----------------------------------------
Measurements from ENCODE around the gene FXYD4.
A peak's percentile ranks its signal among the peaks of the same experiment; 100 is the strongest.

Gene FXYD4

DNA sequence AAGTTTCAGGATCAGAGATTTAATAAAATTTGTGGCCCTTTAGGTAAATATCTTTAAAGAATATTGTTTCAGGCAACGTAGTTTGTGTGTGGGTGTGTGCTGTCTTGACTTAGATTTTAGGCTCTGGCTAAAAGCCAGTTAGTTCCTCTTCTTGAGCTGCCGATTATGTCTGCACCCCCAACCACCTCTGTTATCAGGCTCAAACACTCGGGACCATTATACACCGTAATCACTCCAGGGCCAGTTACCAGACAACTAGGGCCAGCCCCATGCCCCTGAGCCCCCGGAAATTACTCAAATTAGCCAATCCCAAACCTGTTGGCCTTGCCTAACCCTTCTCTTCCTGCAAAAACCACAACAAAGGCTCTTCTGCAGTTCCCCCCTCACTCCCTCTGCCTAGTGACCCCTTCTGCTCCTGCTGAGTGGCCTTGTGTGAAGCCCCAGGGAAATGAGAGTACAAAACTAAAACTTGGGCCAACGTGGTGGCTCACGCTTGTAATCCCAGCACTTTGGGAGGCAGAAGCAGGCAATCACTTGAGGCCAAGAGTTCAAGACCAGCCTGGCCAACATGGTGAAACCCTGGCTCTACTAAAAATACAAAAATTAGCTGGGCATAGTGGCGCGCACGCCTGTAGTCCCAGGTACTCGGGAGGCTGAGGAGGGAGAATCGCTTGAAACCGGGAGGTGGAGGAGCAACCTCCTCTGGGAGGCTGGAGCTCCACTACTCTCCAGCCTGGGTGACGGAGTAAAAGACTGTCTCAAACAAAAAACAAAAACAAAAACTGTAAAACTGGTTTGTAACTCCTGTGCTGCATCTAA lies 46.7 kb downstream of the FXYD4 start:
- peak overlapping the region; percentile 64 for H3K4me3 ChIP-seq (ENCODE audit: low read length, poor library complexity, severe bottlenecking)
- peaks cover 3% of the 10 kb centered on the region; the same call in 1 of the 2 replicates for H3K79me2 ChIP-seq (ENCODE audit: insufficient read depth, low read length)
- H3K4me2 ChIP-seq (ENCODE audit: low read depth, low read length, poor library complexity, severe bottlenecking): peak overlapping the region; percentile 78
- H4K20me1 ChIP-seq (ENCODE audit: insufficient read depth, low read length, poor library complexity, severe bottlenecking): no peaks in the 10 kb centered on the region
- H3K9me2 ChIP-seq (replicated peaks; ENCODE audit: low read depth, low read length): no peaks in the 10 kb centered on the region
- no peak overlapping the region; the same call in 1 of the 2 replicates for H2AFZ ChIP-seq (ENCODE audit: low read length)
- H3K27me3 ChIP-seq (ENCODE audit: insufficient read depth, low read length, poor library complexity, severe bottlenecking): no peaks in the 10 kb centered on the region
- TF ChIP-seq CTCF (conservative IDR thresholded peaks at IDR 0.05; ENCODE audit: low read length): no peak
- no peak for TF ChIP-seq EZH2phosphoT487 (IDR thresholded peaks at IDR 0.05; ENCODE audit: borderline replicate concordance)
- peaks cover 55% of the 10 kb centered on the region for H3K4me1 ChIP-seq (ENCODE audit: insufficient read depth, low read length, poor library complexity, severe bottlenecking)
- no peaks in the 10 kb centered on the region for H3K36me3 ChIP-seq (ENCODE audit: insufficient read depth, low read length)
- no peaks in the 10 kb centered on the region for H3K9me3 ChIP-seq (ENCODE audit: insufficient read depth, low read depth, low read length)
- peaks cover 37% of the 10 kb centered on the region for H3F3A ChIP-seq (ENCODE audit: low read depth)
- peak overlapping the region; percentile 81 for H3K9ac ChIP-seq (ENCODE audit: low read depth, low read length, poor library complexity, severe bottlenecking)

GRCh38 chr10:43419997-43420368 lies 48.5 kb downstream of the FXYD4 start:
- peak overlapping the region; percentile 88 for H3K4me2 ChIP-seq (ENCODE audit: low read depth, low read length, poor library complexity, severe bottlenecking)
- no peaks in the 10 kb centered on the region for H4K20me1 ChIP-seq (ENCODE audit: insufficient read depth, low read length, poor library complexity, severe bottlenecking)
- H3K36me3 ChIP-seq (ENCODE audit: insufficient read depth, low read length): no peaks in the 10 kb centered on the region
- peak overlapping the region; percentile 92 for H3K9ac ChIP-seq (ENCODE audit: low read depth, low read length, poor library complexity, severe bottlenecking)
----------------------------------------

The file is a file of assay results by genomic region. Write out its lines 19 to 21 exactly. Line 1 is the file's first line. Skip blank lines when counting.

GRCh38 chr10:43419997-43420368 lies 48.5 kb downstream of the FXYD4 start:
- peak overlapping the region; percentile 88 for H3K4me2 ChIP-seq (ENCODE audit: low read depth, low read length, poor library complexity, severe bottlenecking)
- no peaks in the 10 kb centered on the region for H4K20me1 ChIP-seq (ENCODE audit: insufficient read depth, low read length, poor library complexity, severe bottlenecking)